Jerzy Neyman sometimes motivated his theory of confidence intervals by appealing to what he called “the classical point of view in the theory of probability,” which he characterized as saying that the claim that a given event has probability p implies that the relative frequency of that event will be approximately equal to p in a long series of trials (e.g. Neyman 1941, 376-378). In general, most statistical frequentists favor an “objective” interpretation of probability in terms of either long-run frequencies or propensities. Thus, objections to frequency and propensity interpretations appear to be threats to statistical frequentism.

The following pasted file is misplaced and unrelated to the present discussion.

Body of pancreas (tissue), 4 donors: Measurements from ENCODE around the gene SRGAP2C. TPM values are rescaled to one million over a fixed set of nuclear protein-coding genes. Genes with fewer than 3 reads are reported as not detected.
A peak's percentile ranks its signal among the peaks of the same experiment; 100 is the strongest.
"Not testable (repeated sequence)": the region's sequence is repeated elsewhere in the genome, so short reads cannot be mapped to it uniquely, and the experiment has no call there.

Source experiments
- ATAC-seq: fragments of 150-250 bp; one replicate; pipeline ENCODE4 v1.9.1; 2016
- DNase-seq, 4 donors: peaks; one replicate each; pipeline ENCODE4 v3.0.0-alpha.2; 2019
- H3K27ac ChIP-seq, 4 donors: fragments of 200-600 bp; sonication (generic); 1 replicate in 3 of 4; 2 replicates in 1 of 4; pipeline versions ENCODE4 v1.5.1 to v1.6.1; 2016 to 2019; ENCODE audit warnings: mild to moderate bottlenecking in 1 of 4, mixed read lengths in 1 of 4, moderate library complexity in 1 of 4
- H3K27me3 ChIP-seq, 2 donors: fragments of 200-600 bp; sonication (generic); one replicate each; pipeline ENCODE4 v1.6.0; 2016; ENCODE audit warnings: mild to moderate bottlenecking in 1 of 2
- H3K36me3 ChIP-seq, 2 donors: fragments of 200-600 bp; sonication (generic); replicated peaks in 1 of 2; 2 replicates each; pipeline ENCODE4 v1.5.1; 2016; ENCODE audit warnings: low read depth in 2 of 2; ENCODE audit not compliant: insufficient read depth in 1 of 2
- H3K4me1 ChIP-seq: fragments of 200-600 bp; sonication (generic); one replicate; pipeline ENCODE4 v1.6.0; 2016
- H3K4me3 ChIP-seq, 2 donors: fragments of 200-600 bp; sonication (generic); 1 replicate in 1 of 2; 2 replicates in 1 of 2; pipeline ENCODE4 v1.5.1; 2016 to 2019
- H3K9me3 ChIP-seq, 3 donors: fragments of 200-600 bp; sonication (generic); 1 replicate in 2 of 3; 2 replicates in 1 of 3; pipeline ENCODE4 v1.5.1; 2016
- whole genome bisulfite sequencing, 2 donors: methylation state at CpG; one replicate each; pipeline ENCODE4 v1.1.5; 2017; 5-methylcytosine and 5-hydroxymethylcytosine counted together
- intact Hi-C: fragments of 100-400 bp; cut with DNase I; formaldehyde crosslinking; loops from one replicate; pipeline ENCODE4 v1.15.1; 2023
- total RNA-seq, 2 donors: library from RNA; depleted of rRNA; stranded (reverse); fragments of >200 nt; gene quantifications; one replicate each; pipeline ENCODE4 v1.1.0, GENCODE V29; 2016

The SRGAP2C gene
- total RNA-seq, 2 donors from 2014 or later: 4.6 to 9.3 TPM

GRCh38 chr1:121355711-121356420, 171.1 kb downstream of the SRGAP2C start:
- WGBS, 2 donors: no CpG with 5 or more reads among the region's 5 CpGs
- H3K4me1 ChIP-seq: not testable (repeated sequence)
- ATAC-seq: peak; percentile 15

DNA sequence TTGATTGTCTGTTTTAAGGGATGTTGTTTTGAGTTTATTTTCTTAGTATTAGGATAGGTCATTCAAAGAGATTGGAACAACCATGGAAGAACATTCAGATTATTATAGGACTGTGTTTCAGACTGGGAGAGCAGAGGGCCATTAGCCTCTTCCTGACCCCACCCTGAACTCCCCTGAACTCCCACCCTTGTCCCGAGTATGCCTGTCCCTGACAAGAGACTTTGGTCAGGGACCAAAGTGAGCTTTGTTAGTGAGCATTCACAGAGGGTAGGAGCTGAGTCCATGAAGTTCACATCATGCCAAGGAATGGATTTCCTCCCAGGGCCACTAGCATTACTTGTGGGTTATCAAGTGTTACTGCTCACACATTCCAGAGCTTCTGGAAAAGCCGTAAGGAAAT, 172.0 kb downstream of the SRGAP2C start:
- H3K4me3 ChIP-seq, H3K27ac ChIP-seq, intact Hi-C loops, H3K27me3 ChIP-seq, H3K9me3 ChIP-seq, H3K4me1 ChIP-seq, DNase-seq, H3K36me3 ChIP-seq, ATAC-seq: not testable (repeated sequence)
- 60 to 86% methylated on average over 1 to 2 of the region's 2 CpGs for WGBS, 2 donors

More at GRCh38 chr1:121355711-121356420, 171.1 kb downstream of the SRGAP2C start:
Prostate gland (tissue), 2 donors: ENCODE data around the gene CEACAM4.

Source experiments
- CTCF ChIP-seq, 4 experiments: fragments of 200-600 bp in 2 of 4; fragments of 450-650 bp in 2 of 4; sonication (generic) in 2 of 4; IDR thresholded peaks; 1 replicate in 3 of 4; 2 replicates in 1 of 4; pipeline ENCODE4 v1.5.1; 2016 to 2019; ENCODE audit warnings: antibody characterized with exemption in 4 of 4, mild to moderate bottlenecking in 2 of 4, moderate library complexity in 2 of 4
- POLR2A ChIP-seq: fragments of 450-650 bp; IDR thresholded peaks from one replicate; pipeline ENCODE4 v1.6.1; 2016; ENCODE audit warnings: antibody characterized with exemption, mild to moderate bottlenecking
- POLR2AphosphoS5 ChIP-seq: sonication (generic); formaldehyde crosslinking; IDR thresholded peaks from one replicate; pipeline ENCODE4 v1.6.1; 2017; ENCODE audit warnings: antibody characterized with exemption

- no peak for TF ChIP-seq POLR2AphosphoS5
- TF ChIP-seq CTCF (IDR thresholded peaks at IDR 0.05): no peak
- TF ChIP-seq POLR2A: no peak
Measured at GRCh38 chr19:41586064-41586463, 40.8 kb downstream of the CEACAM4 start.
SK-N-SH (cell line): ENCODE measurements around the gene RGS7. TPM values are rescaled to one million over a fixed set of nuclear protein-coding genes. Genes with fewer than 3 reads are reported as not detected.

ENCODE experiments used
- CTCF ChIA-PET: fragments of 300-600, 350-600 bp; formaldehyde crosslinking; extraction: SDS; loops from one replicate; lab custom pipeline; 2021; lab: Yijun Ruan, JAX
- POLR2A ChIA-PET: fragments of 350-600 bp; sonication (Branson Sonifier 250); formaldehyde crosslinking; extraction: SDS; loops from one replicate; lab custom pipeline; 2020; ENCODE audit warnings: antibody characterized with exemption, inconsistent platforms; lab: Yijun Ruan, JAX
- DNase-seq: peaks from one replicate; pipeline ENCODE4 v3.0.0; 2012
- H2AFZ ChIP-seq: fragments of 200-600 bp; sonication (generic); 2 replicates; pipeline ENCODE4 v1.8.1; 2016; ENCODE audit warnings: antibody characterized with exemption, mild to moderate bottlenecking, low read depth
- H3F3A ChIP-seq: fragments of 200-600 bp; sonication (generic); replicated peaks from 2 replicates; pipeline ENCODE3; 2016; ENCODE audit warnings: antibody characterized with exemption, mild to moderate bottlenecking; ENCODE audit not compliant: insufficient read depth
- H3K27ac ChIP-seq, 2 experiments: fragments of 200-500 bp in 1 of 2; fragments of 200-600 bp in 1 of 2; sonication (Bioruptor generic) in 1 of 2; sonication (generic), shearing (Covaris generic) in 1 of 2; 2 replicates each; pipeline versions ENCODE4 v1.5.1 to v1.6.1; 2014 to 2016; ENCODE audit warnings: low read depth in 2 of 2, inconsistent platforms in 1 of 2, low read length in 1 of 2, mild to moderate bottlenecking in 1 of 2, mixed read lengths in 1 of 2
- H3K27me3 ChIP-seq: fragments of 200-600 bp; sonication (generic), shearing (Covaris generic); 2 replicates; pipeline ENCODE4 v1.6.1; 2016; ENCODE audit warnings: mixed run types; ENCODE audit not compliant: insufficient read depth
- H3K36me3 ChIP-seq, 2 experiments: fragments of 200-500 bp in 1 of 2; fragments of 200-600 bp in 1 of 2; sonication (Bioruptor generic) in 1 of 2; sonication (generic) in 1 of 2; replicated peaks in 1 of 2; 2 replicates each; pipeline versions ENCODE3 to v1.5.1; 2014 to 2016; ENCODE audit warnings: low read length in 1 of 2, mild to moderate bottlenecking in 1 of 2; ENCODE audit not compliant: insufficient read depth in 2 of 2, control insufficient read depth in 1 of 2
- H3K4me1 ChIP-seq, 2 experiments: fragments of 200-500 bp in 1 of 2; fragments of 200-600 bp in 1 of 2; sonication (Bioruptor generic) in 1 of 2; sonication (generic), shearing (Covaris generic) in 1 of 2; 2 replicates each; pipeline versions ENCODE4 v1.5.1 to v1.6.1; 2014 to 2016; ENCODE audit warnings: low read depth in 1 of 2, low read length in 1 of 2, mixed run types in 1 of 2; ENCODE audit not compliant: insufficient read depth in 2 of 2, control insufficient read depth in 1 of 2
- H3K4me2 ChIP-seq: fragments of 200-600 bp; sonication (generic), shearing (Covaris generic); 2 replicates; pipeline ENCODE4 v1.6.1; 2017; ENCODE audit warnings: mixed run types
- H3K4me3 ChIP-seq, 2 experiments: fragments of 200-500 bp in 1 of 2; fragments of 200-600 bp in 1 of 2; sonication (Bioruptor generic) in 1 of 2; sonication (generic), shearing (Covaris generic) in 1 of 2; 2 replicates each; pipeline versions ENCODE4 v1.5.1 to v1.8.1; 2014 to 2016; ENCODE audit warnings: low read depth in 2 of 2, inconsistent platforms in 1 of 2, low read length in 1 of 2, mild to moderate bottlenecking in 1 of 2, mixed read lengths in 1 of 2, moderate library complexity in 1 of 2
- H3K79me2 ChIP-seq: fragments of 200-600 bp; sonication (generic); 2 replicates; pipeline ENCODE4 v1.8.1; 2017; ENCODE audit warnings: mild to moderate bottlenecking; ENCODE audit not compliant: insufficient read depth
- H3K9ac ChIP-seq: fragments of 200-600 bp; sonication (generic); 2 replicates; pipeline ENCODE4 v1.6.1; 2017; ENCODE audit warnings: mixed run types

However, it is not at all clear to me that a statistical frequentist needs to be a probability objectivist. [Read more…]